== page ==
to go under this bridge. Who knows where that will go.

TIM GARTRELL: I think the Government probably came out ahead this week, John.

TONY JONES: Look, I mean, you'd have to say that. The Government is clearly sort of cock-a-hoop.
One of the questions is whether they will now be seriously contemplating taking advantage of this
with an early election.

TIM GARTRELL: I am not a believer in early elections, that they happen that regularly.

TONY JONES: Double dissolution election gives them a chance to get back control of the Senate.

TIM GARTRELL: There's a three-month trigger, it's arguable what happened with the delaying of the
CPRS legislation ... there's always a long way to go with these things, people always start talking
about early elections. I think there'll be an election late next year.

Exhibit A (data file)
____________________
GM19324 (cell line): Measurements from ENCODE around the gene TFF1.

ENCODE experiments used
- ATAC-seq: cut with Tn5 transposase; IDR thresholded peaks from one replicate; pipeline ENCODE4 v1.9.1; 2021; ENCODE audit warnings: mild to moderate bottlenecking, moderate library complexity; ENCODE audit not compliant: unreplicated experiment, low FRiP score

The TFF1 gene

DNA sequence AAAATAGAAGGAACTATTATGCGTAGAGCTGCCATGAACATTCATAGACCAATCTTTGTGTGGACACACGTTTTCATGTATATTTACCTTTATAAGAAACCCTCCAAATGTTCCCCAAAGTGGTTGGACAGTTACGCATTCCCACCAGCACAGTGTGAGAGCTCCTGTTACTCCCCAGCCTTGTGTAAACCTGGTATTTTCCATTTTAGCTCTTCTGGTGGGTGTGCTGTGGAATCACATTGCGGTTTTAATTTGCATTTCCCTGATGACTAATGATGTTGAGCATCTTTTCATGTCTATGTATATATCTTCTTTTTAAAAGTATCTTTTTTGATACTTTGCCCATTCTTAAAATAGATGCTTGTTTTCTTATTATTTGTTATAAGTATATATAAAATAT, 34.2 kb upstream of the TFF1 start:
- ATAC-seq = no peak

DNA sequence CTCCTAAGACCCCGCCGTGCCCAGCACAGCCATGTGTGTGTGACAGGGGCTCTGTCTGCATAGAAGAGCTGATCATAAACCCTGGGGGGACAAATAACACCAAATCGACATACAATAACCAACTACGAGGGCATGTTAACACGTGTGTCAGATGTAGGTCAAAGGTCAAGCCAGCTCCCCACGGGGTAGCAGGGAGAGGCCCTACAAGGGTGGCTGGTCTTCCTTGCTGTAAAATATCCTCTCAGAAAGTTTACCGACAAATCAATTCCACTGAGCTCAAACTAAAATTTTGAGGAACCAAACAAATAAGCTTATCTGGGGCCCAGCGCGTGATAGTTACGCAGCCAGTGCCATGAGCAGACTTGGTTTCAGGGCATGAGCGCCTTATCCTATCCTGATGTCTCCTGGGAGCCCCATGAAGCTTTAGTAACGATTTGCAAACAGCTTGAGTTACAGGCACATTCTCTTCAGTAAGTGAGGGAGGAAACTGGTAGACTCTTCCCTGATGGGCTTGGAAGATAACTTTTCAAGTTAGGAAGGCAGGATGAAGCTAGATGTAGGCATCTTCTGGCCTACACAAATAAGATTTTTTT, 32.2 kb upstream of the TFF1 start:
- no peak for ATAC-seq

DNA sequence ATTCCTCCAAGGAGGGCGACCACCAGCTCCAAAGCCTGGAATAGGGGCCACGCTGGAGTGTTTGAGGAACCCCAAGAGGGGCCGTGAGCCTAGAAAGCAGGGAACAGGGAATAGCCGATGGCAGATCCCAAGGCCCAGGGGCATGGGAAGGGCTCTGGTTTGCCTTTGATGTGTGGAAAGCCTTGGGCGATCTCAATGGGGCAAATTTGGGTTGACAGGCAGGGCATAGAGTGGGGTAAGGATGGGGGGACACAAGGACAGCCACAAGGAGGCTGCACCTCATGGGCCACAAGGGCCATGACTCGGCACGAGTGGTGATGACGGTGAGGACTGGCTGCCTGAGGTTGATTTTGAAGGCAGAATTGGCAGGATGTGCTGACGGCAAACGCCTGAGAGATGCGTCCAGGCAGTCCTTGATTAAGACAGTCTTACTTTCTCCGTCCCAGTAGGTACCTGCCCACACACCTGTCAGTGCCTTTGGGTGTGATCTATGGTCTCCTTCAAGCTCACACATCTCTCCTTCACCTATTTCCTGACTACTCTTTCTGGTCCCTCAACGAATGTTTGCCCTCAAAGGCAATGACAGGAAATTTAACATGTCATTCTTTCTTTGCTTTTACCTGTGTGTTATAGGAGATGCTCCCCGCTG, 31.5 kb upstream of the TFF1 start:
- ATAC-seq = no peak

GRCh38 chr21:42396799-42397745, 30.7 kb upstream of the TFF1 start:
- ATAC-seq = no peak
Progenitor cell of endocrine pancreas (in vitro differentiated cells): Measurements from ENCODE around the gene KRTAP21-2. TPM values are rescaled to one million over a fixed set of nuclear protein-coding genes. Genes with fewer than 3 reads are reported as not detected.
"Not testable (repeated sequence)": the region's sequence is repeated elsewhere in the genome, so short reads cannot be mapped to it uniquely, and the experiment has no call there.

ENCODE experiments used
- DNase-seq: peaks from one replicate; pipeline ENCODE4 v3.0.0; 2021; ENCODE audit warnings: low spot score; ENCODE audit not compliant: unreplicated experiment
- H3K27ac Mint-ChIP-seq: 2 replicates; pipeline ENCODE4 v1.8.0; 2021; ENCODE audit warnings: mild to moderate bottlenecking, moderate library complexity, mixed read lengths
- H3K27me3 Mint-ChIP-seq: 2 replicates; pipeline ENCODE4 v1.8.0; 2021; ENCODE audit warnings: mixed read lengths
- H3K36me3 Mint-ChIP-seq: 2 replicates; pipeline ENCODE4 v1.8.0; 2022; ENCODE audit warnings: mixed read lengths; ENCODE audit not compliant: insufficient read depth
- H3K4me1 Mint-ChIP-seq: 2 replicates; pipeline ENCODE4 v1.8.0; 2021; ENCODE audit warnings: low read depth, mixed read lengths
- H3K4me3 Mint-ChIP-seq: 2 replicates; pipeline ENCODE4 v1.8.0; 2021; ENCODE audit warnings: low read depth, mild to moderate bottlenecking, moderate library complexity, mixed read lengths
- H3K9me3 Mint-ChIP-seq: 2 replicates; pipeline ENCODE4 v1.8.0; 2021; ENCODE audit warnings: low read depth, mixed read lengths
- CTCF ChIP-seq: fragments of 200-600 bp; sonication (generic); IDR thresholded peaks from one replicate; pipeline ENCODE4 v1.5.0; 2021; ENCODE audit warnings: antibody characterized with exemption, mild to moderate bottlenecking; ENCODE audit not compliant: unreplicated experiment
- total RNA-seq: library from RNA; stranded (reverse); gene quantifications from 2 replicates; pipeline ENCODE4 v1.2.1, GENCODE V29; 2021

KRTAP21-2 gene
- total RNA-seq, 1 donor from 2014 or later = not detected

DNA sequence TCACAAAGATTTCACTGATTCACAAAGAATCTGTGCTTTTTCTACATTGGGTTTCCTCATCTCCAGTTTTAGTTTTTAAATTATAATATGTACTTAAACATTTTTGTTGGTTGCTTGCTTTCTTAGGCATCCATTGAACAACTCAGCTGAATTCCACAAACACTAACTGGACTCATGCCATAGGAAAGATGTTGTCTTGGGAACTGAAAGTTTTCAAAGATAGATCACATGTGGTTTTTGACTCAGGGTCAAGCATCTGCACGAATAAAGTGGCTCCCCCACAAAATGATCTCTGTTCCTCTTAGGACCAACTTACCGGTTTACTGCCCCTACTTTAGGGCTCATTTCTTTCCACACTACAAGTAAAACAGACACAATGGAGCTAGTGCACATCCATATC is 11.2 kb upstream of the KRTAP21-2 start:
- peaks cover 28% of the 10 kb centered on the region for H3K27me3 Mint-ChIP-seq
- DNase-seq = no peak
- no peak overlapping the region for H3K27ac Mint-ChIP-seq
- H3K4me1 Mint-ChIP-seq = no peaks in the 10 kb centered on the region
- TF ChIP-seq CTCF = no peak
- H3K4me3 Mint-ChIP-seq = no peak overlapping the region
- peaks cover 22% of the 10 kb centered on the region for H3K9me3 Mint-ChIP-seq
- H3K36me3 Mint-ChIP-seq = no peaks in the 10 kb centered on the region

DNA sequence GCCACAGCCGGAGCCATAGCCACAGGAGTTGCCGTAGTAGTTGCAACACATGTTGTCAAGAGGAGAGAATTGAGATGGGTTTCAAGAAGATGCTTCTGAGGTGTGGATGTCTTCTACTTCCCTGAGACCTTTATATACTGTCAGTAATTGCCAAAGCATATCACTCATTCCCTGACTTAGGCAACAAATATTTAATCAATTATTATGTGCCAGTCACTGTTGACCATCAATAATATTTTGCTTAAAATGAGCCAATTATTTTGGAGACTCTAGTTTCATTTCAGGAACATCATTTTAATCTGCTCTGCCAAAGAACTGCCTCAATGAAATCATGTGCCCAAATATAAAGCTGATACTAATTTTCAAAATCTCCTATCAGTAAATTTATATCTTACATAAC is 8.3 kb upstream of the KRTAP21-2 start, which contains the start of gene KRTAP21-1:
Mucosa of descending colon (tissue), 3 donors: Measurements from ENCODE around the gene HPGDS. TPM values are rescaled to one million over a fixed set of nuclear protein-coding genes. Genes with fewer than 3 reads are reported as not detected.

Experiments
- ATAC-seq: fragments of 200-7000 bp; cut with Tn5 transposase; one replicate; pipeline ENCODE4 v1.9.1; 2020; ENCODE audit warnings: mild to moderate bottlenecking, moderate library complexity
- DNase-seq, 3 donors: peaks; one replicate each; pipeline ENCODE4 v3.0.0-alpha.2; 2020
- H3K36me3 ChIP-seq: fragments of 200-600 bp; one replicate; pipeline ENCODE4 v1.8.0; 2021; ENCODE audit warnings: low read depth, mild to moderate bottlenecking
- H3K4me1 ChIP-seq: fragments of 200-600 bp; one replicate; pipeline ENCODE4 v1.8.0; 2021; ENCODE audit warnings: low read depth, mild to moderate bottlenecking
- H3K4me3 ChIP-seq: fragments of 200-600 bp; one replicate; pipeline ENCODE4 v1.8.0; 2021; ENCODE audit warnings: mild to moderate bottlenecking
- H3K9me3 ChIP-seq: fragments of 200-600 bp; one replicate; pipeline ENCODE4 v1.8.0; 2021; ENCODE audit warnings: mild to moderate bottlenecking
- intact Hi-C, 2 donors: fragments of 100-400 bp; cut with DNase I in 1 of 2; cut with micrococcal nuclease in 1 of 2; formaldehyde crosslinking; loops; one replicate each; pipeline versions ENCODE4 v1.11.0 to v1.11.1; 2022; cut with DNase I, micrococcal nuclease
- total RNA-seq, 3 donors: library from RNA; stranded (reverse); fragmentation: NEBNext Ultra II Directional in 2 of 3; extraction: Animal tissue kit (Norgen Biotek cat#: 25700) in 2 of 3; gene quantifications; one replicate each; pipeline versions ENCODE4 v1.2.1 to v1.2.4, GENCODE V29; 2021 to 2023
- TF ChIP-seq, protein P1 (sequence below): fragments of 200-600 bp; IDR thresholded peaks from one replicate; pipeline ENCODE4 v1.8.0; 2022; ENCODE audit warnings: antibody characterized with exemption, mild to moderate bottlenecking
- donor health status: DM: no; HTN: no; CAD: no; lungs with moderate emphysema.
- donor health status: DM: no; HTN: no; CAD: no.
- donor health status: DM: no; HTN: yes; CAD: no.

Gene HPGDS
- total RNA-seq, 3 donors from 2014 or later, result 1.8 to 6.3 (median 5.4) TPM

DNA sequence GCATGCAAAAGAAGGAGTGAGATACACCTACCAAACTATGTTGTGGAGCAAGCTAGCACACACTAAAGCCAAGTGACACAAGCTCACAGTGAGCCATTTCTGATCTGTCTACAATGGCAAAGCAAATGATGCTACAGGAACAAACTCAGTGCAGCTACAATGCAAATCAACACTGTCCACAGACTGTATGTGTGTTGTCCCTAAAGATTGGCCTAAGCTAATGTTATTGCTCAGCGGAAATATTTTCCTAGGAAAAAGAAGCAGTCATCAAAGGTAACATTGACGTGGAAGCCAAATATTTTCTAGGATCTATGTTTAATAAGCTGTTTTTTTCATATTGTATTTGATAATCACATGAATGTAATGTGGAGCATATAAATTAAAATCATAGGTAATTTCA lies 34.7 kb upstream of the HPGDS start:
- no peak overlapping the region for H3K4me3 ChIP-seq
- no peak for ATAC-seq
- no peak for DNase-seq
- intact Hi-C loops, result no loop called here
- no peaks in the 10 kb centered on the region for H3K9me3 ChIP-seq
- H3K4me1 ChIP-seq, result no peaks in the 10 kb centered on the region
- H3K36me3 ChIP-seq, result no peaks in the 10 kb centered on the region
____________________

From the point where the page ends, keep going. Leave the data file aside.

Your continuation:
TONY JONES: What if the first vote happened in August on the climate change legislation, the second
vote before the end of the year, what's the earliest possible time after that?

TIM GARTRELL: Once the three months triggers, you're looking at December, so you're probably
looking more like February, people don't want to campaign over Christmas, so February next year.

That's on the cards.

TONY JONES: February/March is what people behind the scenes are saying as the main date, where you
could have a double dissolution election, that sounds about right to you?

TIM GARTRELL: Yes, but I think the government will go past the real date, the 16 August, where they
can start calling a normal election, half Senate, full house election.

JOHN HEWSON: I think the point about the ETS is the only way they'll get that passed is with a
double dissolution, joint sitting of both houses to get it through. Inevitably that'll be the case,
I don't think the positions will switch. The trigger will be there, it's whether they use it.

Go back to the economic scene, rapidly rising unemployment, increasing evidence of debt, pressure
on debt and interest rates, the probability of an early election is high.

TIM GARTRELL: John, the economic news is bad around the world, but the recent news today is that
Australia is doing pretty well. I think that's got to be factored in.